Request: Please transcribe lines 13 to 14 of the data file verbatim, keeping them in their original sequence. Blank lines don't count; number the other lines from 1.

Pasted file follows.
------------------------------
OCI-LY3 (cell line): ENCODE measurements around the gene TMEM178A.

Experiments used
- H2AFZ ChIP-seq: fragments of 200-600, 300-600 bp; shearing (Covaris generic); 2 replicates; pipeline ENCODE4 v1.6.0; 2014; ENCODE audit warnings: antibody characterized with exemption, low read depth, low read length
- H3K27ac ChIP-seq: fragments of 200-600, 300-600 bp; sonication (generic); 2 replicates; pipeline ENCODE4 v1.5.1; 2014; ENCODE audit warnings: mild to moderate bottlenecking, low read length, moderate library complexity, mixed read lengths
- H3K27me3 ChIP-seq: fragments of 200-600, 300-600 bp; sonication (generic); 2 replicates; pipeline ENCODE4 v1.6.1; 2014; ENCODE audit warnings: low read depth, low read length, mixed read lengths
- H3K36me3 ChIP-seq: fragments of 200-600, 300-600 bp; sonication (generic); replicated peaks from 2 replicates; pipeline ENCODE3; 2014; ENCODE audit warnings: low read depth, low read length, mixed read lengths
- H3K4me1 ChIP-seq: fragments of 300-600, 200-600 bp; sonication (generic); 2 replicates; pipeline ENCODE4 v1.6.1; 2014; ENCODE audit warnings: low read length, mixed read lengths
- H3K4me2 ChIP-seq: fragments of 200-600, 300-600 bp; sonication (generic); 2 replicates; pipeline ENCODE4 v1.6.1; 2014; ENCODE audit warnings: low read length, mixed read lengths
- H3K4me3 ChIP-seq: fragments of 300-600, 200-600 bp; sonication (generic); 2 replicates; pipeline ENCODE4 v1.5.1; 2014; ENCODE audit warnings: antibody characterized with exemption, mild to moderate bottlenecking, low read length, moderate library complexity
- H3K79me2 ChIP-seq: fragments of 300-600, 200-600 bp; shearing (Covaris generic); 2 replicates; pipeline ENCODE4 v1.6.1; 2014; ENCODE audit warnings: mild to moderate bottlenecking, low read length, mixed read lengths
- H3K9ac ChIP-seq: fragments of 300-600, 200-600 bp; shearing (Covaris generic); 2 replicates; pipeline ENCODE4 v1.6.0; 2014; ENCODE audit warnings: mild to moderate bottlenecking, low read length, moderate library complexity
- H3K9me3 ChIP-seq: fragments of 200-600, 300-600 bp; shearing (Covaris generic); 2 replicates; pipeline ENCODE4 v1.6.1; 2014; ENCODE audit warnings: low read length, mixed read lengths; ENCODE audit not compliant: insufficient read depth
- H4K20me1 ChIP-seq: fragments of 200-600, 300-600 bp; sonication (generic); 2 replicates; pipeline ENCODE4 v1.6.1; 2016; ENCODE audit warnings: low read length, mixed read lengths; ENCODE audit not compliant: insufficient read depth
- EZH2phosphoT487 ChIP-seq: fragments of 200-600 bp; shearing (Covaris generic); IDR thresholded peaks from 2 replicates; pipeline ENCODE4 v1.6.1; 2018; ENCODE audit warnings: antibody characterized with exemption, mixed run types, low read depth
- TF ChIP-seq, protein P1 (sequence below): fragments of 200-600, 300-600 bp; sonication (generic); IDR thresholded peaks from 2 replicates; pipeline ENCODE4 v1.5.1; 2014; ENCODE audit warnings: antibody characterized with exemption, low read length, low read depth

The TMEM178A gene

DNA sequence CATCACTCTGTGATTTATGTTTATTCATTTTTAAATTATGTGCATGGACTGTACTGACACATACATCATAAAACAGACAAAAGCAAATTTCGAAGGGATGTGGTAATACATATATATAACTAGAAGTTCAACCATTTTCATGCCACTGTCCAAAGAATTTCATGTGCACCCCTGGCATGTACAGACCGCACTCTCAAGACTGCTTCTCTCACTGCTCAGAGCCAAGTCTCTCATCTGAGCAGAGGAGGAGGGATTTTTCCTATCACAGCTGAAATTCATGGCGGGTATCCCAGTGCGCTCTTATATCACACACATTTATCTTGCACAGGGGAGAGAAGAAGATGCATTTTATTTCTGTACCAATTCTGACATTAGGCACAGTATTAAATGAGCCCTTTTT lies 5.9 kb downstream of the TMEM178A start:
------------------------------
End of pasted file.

- H4K20me1 ChIP-seq: fragments of 200-600, 300-600 bp; sonication (generic); 2 replicates; pipeline ENCODE4 v1.6.1; 2016; ENCODE audit warnings: low read length, mixed read lengths; ENCODE audit not compliant: insufficient read depth
- EZH2phosphoT487 ChIP-seq: fragments of 200-600 bp; shearing (Covaris generic); IDR thresholded peaks from 2 replicates; pipeline ENCODE4 v1.6.1; 2018; ENCODE audit warnings: antibody characterized with exemption, mixed run types, low read depth